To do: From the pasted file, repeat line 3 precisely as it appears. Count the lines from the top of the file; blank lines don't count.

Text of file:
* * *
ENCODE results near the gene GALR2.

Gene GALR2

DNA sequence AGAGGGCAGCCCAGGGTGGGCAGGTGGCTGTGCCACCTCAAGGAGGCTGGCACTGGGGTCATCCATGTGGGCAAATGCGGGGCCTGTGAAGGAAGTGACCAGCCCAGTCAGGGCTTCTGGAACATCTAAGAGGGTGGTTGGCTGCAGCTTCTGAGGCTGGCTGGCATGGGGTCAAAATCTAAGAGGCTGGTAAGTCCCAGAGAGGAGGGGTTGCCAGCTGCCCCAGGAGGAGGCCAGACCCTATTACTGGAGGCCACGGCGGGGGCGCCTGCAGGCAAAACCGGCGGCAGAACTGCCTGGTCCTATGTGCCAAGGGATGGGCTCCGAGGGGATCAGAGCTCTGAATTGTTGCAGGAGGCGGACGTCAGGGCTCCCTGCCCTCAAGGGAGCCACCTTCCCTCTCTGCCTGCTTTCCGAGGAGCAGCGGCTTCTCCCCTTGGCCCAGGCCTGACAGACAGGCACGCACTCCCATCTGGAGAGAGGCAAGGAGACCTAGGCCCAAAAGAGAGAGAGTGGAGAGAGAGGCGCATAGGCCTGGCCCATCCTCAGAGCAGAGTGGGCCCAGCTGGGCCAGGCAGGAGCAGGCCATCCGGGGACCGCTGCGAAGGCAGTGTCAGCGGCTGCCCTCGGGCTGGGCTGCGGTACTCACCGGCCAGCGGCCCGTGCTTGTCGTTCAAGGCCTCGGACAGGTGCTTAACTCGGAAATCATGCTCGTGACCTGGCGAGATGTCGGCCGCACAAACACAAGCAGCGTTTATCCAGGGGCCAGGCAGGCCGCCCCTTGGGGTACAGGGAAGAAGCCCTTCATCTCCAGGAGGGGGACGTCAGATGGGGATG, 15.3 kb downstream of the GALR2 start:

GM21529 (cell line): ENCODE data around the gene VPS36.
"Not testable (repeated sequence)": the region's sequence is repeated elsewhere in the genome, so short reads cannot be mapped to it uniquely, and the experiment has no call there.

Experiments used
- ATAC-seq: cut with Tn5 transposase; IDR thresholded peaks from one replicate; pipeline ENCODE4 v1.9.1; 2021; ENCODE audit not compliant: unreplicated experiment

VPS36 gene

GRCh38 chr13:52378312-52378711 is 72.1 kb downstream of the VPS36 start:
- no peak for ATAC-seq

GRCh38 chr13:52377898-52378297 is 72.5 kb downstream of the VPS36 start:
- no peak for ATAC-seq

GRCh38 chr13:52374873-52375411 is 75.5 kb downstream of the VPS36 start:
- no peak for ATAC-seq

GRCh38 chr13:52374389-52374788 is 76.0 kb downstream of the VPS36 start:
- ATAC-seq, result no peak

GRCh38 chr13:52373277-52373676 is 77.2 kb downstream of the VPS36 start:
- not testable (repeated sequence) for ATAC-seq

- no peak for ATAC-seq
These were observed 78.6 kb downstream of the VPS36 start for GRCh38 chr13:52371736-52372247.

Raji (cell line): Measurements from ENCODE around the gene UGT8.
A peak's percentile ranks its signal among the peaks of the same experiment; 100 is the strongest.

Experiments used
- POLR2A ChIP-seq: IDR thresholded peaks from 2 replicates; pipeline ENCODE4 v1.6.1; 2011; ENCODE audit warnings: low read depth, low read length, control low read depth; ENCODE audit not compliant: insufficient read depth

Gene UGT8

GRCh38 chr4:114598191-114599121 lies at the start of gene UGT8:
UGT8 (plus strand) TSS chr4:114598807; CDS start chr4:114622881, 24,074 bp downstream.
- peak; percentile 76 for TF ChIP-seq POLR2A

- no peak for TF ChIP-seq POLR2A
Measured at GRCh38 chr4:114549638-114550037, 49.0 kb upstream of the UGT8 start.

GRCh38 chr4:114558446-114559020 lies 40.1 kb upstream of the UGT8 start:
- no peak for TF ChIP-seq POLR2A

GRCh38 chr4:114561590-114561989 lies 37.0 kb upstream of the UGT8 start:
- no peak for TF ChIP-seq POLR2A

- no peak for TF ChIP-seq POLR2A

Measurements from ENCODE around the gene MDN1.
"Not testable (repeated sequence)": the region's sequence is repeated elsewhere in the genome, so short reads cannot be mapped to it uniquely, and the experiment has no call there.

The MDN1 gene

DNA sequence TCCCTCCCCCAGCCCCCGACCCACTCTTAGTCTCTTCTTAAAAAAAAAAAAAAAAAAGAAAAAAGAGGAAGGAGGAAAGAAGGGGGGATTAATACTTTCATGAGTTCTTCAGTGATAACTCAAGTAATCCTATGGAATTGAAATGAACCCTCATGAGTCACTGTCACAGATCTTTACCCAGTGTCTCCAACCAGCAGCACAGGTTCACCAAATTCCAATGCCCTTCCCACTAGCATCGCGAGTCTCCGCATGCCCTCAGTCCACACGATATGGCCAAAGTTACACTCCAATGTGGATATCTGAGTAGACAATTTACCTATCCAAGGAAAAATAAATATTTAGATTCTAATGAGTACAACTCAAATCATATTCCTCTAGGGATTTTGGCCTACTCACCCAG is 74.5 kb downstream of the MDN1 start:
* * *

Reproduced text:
DNA sequence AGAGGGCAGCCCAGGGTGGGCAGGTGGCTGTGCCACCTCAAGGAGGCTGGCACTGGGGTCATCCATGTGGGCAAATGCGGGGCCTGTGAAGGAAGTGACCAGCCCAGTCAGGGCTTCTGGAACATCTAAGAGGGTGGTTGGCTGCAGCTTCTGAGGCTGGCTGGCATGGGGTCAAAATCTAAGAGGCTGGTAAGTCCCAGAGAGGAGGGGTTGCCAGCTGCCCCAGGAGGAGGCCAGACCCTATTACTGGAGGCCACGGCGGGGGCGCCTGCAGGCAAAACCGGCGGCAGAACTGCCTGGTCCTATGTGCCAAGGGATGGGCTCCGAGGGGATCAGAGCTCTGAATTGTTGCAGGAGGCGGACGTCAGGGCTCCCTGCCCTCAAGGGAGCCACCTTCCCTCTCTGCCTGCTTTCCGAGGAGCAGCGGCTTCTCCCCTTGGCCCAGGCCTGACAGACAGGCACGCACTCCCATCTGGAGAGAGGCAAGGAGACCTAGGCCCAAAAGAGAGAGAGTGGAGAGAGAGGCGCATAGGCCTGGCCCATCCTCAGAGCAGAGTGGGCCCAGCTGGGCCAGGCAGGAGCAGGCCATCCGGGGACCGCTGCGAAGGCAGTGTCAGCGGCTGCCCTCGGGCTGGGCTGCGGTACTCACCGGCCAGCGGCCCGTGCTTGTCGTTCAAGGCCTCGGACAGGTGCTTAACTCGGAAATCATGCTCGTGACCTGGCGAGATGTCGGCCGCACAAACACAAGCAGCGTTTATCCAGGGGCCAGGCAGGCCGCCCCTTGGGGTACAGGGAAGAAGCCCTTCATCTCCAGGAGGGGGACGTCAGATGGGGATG, 15.3 kb downstream of the GALR2 start: